The three approved probiotic strains are lactobacillus helveticus R0052, bifidobacterium infantis R0033, and bifidobacterium bifidum R0071 from Lallemand Health Solutions. The strains are isolated from dairy products, infant gut, and adult gut respectively.
All of the strains are approved for use in infant foods, said a statement from the National Health Commission (NHC). Since they are only approved for use in foods and not health foods, they are not allowed to make health claims.
Besides passing safety tests in China, the strains have also gained the Generally Recognised as Safe (GRAS) status in the US.
"This endorsement is a prodigious regulatory achievement given the limited number of strains that made it to that elitist list of only 12 strains, including these three,” Solange Henoud, global regulatory affairs director at Lallemand told NutraIngredients-Asia.
The Chinese authorities also said that products containing these three strains have previously been approved for use in infants in countries such as Canada, Poland, and Australia.
According to figures collated by regulatory consultancy firm CIRS, China has approved a total of 137 health foods that contain probiotics as its main ingredient as of April this year.
The majority contain lactobacillus acidophilus (81 products), followed by bifidobacterium longum (33 products) and streptococcus thermophilus (25 products).
Most of the products contain at least two strains, with bifidobacterium and lactobacillus acidophilus as the most commonly seen combination, with 28 products containing such combination.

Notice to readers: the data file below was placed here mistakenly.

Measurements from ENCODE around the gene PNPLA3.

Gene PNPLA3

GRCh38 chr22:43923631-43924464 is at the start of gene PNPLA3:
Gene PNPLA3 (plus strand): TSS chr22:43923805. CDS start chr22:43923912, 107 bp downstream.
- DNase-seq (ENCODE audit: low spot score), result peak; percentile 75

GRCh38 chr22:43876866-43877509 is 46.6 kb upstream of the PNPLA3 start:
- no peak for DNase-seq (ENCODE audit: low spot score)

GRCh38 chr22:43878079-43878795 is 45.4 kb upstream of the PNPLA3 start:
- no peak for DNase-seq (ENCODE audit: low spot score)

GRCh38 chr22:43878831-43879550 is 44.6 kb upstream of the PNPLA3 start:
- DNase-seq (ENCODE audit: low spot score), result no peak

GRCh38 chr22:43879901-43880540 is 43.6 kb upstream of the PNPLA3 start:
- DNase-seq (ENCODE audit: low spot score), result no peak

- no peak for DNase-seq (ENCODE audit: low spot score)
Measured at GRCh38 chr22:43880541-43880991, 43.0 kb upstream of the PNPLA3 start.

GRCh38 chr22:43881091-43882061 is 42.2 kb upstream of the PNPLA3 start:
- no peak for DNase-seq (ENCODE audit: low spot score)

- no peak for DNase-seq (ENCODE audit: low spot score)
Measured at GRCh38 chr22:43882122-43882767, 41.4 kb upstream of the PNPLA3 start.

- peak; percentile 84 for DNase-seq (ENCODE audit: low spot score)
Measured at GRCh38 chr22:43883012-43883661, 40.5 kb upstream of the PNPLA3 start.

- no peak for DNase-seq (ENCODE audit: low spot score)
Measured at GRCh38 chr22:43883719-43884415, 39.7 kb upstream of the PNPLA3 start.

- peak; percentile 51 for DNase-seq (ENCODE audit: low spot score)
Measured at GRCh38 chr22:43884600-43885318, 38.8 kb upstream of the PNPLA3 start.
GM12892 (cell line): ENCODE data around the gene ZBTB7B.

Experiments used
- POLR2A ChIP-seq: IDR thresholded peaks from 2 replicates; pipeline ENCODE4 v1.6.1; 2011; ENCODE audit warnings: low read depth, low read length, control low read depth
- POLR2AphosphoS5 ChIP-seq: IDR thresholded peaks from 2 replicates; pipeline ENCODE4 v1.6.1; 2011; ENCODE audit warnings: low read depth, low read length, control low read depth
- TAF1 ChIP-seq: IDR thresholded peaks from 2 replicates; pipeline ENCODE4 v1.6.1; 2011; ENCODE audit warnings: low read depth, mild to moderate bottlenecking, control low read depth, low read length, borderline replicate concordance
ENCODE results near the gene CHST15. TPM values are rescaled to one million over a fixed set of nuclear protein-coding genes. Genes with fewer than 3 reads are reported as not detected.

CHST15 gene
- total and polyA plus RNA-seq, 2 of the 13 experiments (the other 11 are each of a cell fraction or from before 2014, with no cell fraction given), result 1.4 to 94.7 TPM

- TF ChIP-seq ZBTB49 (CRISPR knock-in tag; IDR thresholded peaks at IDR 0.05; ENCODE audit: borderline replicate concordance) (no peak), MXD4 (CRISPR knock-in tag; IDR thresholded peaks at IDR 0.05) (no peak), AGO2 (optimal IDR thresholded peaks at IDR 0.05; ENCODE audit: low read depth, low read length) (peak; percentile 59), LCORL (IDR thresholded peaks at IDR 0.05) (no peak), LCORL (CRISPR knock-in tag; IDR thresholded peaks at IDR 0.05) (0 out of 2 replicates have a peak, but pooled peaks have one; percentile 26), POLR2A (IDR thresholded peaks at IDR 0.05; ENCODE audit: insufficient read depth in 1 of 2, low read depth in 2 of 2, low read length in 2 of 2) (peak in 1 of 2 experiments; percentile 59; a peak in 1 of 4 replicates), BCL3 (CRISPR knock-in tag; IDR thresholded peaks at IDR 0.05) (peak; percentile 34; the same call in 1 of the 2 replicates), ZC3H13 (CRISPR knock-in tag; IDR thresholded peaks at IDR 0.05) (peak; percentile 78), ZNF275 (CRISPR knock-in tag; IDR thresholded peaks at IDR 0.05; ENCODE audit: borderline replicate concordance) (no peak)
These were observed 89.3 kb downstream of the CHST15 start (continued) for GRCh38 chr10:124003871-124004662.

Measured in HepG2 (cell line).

However, compared to the other countries, the number of bacteria species that could be used in China is fewer, but the authorities are aiming to expand research capabilities, which could speed up the approval rate, according to regulatory expert Lilian Fan from Antion China.
A search on NHC shows that the last time a new bacteria strain was approved for as a new food raw material was in May last year. The strain approved was lactobacillus curvatus and is isolated from traditional fermented meat products.
It was approved for use in fermented meat, fermented dairy, and dairy products, but not in infant food due to a lack of safety information.
Another novel ingredient
The plant oriental penthorum, also known as penthorum Chinense pursh, was also approved as a novel food ingredient.
It is widely grown in various parts of China, including Sichuan, Guangdong, Zhejiang, Hubei, and Yunnan.
Its leaves and stem could be brewed in water and drank as a beverage.
However, as information regarding its safety in infants, children, pregnant and nursing mothers are lacking, they are not advised to consume the product, and the product caution should be reflected on the labelling.